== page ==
The Previous Essays of a Former Paranoid Schizophrenic


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Highrise Two, 103 Stories
By Milo S. Miles

ISBN: 978-1-84747-753-8
Published: 2008
Pages: 112
Key Themes: fiction, short stories, schizophrenia, empowerment



This collection of 103 essays, written over some years, I venture to suggest shows increasinglybetter mental health developing over that period illustrated by the improved command of expression of the author in choices of somewhat differing subject matters. That may be of only minor concern though, of more importance to one and all is it’s preoccupation, almost throughout, on the benefits of and obligation to do “ the right thing”, which, although possibly didactic, may be unexpected coming from someone with the notorious label of paranoid schizophrenic, perhaps even being very reassuring for that particular reason. Having said this, humour is very apparent still, amusement naturally being intended to maintain the readers’ interest in the writer’s views and opinions, which are propounded also with a creative use of language. While some of the stories are purely for fun, you will hopefully find most are enjoyably enlightening and of value on several different levels.

About the Author

Milo Seamus Miles was born in Hampshire in summer 1951 to parents who were afraid to address their historic issues, which they were also, alas, too scared to share. The author became terrified that possession of the knowledge that they were keeping from him and processing it cognitively would have a devastatingly detrimental effect upon him leading to adverse, maybe evil, consequences perhaps for everyone including himself in terms of his subsequent behaviour, being convinced by the great fear manifested by his mother and father.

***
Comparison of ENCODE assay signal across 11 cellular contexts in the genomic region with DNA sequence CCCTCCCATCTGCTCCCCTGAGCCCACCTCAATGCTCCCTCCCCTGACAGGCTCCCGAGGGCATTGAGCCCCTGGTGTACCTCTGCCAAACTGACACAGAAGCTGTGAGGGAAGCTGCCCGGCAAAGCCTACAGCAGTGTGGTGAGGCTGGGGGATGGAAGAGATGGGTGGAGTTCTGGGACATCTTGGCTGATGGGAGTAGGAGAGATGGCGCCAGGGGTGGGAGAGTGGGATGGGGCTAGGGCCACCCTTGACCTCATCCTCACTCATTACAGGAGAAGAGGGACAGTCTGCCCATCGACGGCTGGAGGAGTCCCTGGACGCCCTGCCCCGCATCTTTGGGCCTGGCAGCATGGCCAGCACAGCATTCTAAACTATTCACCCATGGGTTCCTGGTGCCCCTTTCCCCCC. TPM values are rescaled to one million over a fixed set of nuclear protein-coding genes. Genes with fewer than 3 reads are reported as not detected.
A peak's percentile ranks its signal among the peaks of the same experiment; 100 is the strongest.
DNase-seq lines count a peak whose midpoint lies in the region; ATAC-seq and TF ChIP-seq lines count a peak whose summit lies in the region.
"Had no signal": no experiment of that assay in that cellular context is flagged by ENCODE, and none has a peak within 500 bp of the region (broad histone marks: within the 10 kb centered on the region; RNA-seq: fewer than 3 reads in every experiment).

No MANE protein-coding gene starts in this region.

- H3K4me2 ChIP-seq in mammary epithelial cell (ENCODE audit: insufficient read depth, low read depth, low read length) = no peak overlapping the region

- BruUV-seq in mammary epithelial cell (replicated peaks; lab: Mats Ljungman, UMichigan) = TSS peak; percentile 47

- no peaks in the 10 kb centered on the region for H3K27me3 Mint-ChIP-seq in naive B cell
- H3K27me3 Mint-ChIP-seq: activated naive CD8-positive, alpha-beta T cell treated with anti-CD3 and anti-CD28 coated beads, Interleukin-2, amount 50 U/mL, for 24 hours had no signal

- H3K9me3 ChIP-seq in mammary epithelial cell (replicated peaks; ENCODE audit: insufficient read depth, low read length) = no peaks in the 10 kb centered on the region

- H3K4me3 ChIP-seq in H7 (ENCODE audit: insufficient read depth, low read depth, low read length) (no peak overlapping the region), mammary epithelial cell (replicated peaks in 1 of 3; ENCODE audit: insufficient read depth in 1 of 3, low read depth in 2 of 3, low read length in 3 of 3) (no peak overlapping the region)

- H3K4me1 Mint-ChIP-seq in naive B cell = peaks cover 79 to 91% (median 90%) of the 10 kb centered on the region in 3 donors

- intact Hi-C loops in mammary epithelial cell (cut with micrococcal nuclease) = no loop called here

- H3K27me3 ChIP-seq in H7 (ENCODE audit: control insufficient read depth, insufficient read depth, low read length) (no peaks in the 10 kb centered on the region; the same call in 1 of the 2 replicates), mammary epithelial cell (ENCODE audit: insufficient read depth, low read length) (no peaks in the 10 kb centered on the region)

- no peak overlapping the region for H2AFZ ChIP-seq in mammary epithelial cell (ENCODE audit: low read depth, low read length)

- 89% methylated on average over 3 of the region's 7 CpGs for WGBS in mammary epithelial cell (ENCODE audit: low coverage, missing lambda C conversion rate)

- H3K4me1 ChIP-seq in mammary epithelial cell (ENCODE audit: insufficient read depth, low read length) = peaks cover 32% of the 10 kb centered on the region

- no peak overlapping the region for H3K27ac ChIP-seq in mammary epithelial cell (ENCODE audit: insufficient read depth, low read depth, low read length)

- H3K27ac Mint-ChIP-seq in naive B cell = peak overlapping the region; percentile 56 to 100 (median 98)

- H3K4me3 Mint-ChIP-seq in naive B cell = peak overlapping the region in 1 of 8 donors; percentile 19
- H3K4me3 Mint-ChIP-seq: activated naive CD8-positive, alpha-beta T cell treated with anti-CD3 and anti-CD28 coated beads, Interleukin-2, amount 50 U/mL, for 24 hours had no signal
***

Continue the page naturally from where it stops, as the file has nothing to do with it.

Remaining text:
This led to an aversion to learning and thinking which then halted almost completely, not to be resumed for over a dozen years, with the resultant deterioration in mental health from which paranoid schizophrenia eventually derived. Finding his misery, the low quality of life, unacceptable, he decided that he must strive to achieve something of major importance to make this having been a worthwhile, transitional situation, starting by establishing “ how” he wanted to be. With this as his guide he became increasingly functional and, with aims for his behaviour, later began to make a contribution.

Stimulated by reading Milo’s autobiography in mid-1998, his mother was motivated to, together with his father, divulge the bones of the difficult personal experiences that they had hidden from him for 47 years. Accepting the facts and finding out more, Milo dealt with these things, becoming increasingly confident of his commitment to assist in humanity’s well-being, being informed by the wisdom engendered through having responded appropriately, albeit delayed, to the suffering which he had decided he must make every effort to overcome, trusting that this would be achieved by becoming consciously aware of the relevant truth and putting it into context. A faith which proved correct.

Book Extract

1. Dung

At Zaire National Zoo Ossie Stretch the ostrich keeper was busy on a personal matter. “What’s the matter?” you may ask. “No matter,” he’d reply, “It doesn’t matter”. But it did matter, and what Ossie wanted no-one to know was that he was stealing elephant droppings, putting them in a trunk, and sending them on ahead of the elephant to the studio of a very famous artist in England, to be displayed on canvas with the artist’s work and exhibited in art galleries throughout that country and beyond.